Titus Andronicus – Local Business
Jack McGrew, October 24, 2012
Listen: “In A Big City”
There is something inherently American about Titus Andronicus.
It might be the brashness of the sound. Titty Andro has always been unapologetically rough in their style, providing the antonym to a modern scene populated with polish and shine. The band’s latest, Local Business, is no different. There is a complexity in the levels of the fuzz that decorates the album. It is both an exercise in simple chord movement and a syncopation that veers towards unstable that equates the band’s first-talent-show feel. Bold adolescence isn’t a genre yet, but once a Wikipedia entry is finally created, Patrick Stickles toothy grin will surely adorn the top of the page.
It might be the words. These are the lyrics that make you laugh and cry, particularly when you are prone to neither. Dickensian in tone, Stickles delivers his lines with the urgency of a community theater actor, except well. “You’re gonna get your change to be hung / You’ll make a great gift to gracious girls / Try to swallow while you’re still young / That your dick’s too short to fuck the world” Stickles sings on “In A Small Body.” It’s funny and violent and overwrought and very very genuine.
There’s just something about the guitar parts that sound like bagpipes. It’s a sound Titus has flirted with since The Airing of Grievances, but it has finally been fully realized. On tracks like “My Eating Disorder,” Stickles sings: “One more time, I decide, I decide what goes inside / I decide what goes inside my body / My eating disorder it’s inside me” He proceeds from treating the album like his diary to raging, heavy metal-esque guitar hooks for the next three odd minutes. It’s these lines used as punctuations that create the heaviest hits from the album.
It’s an evolution. Local Business is just begging to not be compared to The Monitor. Where the latter succeeded in tone and mood and narrative, its successor shrugs these petty feelings off. I haven’t read many Stickles interviews during this album cycle, but if I was to make one up off the top of my head this is about where we would land:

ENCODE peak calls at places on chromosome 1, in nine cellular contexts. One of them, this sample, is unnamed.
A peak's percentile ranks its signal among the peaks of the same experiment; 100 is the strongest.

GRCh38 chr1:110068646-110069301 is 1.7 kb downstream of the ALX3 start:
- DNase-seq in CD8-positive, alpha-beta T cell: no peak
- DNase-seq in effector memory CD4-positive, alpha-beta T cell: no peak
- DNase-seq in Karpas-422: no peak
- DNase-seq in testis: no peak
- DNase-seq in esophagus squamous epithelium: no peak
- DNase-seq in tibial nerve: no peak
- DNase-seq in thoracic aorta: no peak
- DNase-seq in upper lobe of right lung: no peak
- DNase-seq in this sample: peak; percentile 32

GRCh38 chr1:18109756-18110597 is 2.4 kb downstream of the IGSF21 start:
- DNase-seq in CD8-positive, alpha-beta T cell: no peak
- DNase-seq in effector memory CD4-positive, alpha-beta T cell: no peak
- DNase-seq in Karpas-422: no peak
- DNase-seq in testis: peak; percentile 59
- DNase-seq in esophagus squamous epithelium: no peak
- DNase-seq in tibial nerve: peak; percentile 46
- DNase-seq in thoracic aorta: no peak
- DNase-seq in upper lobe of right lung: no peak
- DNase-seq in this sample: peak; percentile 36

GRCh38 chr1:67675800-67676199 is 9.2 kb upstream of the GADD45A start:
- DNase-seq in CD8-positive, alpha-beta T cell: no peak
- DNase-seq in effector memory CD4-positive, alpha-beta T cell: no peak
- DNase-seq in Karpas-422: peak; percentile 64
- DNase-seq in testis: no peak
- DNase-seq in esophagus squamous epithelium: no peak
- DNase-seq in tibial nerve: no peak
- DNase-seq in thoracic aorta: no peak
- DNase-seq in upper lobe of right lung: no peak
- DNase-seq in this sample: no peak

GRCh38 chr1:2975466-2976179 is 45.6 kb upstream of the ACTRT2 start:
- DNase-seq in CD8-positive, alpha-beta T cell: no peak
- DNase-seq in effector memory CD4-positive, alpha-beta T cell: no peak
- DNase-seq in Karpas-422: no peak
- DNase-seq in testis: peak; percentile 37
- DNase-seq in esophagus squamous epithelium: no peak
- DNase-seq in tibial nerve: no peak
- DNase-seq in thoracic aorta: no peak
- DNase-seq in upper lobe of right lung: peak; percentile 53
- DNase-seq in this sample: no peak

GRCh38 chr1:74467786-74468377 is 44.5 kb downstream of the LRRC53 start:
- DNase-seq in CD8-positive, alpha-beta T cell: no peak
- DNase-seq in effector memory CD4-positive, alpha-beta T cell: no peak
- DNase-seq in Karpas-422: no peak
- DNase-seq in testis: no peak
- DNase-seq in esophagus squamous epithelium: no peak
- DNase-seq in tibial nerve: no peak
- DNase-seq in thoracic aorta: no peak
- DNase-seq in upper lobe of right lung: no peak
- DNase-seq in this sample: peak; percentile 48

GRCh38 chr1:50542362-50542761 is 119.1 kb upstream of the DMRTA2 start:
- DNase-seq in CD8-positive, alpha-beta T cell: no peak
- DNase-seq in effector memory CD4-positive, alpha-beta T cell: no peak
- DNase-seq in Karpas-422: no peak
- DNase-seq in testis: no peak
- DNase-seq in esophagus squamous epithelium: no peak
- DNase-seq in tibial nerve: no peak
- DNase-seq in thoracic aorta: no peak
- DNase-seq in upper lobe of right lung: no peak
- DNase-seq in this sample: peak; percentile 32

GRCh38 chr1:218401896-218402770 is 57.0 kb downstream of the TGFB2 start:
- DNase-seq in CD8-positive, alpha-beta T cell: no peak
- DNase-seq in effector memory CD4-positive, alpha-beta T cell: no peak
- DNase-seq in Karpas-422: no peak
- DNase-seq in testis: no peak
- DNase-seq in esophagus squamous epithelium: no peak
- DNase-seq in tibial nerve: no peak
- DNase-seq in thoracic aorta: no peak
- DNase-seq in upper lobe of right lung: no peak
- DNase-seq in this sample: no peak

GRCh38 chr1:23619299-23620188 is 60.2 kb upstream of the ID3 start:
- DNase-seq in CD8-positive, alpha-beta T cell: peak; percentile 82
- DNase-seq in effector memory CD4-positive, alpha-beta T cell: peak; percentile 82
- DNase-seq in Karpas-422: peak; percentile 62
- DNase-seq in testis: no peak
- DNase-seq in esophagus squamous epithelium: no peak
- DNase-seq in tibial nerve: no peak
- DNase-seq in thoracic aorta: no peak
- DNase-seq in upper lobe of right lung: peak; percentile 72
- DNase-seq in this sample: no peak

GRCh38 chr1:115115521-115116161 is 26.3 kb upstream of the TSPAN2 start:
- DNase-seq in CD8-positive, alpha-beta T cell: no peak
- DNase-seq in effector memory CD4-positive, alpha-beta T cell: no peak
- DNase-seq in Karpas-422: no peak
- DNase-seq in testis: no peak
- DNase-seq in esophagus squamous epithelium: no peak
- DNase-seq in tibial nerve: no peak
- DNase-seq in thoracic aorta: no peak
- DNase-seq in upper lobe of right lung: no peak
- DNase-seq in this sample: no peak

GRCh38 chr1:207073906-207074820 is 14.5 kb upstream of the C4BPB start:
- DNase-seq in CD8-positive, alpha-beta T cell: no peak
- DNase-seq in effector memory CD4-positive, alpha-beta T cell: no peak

Q: It seems like Local Business has a very different feel than your previous albums, was this intentional?
PS: Oh yeah. Big time. I wanted to think less about the bigger picture and focus on making some fucking rock and roll.
I don’t think this assumption is off base because this album is more about the songs than anything else and Stickles absolutely seems like the kind of guy who would earnestly say ‘fucking rock and roll’ in an interview with Pitchfork or something.
The maturation of content makes sense. The songs still have a common bond, but many of them stand alone now in a way that The Monitor sometimes wavered with. It accomplishes this without forfeiting the feel of cohesion. It’s the kind of album where any single track could come up on shuffle and it’d feel natural. And it will feel natural.
The Monitor required a mood; at least it did for me. That mood involved the weather and my emotions and where my side of the earth was relatively speaking with regards to the sun. Basically, it’s hard to pull out a track like “No Future Part Three: Escape From No Future” in the middle of a beautiful June day. Tracks like “I Am (The Electric Man)” do not fall to the same curse. When Stickles sings “Electric Man’s always got a helping hand for the motherland / But it makes it so hard to hold on to the metal can” it doesn’t matter what the situation: its effective.
At its core, its not the brashness and the intelligence and the emotion that makes this band and album feel so goddamn patriotic. It’s what it accomplishes. The end of “In a Big City” is not only ‘triumphant’ and ‘overblown’ et al. It’s super personal. It is the sound of driving in your hometown and there is snow and you are coming down and everything looks like Bon Iver. It is the sound of waking up outside six hours after you fell asleep and everything is dark and you forget yourself for a second. It is being young and flippant and beautiful and dumb. It’s inherently of a time and a place, and it feels like us. It is the sound of every success and every mistake you’ve ever made.